Monday, November 22, 2010

New Beginnings

It has been a very long time since I last posted anything on this blog. Things have changed in our life but Montessori still prevails.
On a schooling front, all three are back in various schools now for a variety of individual reasons, some of which were mine, many were theirs, however, one reason is that I decided to go back to school myself and this, in itself, is proving an adventure with many paths that are converging.

It's incredibly exciting but over the next year or three I shall be studying to become a midwife and working on a project with a team of Montessorians in Brighton to prepare a Montessori antenatal curriculum. This is to realise a vision that they and I have that Montessori education is less encased in the parameters set out by the word education and more a way of life.

As this blog has already demonstrated, there is so much of Montessori's learnings and observations that need to exist in the home in order for there to be continuity and security in a child's life if that Montessori education is the family choice. However, perhaps there is more still.

Montessori talks in her book "The Absorbent Mind" about the newborn having a mental life that must exist embryonically, therefore, if this is the case, how much do babies remember about their birth or life in the womb and what is the connection between babies who are perhaps upset in this existence womb side and their early life during the extrogestational period. It is easy to observe a baby earthside and take responsibility for their development and stimulation, but how many people, honestly and truly, take as much responsibility as to their birth experience from their baby's perspective? How many women, hand on heart, irrevocably trust their bodies and their babies the first time they have a baby? Well, the statistics are not in favour and I for one, was a number within those stats.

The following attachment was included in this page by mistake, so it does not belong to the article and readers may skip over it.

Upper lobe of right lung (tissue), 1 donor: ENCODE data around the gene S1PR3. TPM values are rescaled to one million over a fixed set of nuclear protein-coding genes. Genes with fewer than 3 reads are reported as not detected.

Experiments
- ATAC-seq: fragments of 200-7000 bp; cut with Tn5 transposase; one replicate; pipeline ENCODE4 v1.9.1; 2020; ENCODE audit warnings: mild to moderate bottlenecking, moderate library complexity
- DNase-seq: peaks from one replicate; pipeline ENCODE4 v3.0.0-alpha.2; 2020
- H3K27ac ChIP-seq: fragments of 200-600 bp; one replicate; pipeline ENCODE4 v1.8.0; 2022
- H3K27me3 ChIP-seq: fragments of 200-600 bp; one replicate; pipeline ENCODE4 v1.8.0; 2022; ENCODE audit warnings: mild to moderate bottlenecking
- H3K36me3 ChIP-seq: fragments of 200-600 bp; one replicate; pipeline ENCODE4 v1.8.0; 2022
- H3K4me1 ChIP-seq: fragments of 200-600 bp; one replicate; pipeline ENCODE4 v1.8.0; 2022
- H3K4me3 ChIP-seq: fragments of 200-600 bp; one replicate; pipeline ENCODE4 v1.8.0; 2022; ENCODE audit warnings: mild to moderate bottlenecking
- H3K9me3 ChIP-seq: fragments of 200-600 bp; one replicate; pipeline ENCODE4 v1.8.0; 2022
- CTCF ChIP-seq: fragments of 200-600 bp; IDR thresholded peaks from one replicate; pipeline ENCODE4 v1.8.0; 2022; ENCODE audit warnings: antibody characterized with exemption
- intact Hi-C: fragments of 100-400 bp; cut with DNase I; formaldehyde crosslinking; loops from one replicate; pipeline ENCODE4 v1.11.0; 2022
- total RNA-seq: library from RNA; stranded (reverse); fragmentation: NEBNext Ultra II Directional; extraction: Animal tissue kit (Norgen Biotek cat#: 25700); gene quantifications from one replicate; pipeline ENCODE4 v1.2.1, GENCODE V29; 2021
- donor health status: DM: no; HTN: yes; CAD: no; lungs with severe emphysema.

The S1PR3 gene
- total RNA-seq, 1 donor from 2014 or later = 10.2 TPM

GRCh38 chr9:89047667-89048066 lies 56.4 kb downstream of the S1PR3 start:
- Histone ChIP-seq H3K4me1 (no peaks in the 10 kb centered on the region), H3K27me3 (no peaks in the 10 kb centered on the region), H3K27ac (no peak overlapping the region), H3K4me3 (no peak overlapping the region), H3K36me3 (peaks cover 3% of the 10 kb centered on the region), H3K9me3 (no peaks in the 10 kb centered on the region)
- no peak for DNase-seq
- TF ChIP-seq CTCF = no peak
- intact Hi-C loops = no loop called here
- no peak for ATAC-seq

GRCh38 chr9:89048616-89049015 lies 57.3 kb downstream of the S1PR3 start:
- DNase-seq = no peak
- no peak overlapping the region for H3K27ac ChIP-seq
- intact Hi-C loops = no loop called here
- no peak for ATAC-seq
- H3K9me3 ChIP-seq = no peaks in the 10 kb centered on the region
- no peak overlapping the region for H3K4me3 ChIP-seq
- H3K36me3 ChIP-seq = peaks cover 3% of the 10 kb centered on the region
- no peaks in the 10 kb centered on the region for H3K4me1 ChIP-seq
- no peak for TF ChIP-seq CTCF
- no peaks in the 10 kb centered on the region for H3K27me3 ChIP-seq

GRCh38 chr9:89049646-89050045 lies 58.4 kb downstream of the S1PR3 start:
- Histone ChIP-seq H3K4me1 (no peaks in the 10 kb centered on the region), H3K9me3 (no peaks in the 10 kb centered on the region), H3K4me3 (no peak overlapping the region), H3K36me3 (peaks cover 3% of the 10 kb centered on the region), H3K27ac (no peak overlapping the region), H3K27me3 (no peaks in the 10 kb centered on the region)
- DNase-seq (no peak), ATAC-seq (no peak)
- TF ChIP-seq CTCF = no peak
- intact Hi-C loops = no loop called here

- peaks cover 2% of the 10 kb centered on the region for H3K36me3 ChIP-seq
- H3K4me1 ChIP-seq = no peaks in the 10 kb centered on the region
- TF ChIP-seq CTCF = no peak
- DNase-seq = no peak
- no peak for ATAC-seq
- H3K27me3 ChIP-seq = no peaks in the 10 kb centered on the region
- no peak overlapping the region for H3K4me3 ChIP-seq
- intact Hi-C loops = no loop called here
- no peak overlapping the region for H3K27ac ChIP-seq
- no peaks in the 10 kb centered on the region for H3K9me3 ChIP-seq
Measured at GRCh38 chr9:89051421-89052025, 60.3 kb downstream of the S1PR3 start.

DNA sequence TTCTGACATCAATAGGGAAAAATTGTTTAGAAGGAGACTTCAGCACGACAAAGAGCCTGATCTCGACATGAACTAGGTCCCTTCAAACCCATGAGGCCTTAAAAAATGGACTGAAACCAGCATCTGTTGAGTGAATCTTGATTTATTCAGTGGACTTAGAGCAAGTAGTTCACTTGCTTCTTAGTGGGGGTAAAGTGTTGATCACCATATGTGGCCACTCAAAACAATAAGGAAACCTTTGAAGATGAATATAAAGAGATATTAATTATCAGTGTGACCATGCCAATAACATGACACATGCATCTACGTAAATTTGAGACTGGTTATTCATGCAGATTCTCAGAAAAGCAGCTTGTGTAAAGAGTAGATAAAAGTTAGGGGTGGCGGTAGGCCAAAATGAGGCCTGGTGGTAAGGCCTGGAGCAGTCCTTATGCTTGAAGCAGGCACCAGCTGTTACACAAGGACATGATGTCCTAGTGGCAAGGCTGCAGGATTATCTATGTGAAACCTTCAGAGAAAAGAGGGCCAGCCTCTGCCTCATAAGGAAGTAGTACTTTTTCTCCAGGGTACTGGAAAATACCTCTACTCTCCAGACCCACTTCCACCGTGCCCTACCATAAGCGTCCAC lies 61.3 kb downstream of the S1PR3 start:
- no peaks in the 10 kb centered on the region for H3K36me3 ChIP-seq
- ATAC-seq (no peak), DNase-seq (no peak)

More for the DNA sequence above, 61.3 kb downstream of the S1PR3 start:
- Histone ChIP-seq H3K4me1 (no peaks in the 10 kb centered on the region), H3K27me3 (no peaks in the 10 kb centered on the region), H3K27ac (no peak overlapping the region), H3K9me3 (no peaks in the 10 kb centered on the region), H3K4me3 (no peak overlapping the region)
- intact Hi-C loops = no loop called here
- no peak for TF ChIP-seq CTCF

It is not just Montessori who speaks of this; similar writings on this subject can be found in work by Rudolph Steiner and Emi Pikler.  I think we would be arrogant to say that we understand how life really starts and what external sources or choices are made, cosmically even, to define our destinies. If a child initiates birth, perhaps the spirit of the child initiates conception, why did that particular gamete reach that particular egg? All through life we have the opportunity to initiate events that may seem mysterious to us.

We trust our bodies to tell us when we are hungry, when we need to urinate or defecate, when we need to rest or drink water and we trust our hearts to beat every day. Amazingly, we put our trust into the organs that work these systems in our bodies, yet we don't trust our bodies to birth and put all our faith into technology and hospitals (92% of babies are currently born in hospital in the UK). Through doing this, are we setting up the perfect environments for our babies to be born? I could talk about this for hours and for fear of sounding like a homebirth radical with a disregard for hospital as being a safe place for babies to be born (which I am not), or an anti-c-section nutcase (which equally, I am not) I will not digress further.

So, the idea of Montessori style prenatal education is a logical beginning in my opinion. Perhaps the idea of the prepared prenatal period should bear as much relevance as the prepared environment?

So, I hope that this blog will become more active again over the next few months as we start to develop this programme. I hope that we can create and inspiring and helpful programme that will encourage more families to make the same conscious decisions they make postnatally, in the antenatal and maybe even conception period.

So please, bear with me and stick around.

Yours in the Montessori spirit x